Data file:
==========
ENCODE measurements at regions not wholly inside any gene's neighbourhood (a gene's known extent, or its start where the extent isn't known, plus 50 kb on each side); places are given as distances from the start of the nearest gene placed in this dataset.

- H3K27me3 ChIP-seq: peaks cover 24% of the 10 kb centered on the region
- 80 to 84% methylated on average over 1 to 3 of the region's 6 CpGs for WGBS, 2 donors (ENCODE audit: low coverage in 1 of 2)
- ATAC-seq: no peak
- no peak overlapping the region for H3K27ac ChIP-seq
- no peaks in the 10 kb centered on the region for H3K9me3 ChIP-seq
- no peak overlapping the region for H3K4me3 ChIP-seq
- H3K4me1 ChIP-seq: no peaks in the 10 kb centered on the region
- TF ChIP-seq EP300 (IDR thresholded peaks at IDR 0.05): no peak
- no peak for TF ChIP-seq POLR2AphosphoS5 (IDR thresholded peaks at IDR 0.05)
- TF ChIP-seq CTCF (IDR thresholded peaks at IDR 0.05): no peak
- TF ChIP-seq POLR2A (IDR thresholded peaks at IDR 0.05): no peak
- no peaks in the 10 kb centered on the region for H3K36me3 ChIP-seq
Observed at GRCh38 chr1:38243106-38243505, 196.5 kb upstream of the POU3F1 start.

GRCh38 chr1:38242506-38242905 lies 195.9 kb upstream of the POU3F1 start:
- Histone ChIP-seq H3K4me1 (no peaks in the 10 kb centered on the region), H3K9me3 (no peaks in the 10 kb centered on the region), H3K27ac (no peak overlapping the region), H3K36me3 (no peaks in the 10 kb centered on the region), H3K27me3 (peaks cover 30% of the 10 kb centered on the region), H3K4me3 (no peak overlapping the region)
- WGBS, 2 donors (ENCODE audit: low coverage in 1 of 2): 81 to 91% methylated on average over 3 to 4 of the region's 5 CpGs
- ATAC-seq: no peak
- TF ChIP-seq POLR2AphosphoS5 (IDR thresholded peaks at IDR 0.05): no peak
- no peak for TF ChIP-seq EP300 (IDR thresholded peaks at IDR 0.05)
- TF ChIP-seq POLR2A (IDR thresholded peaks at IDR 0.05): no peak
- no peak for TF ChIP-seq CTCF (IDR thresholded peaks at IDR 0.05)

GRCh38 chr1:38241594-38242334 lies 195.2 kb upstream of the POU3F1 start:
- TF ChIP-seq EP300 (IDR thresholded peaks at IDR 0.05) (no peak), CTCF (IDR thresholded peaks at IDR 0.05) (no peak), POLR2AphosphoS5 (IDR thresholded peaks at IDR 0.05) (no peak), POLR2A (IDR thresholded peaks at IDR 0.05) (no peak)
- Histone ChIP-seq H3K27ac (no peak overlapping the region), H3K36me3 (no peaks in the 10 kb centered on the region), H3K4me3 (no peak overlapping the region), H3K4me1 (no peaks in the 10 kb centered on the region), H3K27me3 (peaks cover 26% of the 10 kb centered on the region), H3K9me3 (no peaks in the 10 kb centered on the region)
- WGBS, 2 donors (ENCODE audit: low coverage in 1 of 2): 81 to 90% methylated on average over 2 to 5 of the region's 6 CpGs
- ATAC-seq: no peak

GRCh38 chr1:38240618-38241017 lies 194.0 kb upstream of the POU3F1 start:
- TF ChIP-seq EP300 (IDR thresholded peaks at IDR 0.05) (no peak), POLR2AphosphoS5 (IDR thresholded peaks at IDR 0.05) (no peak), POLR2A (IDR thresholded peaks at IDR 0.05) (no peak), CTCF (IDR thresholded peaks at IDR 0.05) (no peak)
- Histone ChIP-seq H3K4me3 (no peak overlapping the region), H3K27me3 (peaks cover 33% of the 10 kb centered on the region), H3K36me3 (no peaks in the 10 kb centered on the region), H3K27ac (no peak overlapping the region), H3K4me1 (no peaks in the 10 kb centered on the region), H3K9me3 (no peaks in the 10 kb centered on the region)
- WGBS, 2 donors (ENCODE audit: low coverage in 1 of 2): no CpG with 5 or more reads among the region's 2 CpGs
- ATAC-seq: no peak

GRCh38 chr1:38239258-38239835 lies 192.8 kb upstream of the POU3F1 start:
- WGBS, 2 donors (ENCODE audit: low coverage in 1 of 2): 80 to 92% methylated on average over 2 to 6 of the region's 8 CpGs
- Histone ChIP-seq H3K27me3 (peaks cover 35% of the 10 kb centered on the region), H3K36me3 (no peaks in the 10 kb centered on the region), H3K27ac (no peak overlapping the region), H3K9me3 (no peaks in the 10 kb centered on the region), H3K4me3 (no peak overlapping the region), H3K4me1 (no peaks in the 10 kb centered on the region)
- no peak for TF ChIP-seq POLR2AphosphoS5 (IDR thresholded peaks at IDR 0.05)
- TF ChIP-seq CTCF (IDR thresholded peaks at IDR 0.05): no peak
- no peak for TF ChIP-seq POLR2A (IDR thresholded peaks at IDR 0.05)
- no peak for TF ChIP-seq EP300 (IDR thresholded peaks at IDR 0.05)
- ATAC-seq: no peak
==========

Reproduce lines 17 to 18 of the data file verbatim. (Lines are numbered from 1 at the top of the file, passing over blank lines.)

- WGBS, 2 donors (ENCODE audit: low coverage in 1 of 2): 81 to 91% methylated on average over 3 to 4 of the region's 5 CpGs
- ATAC-seq: no peak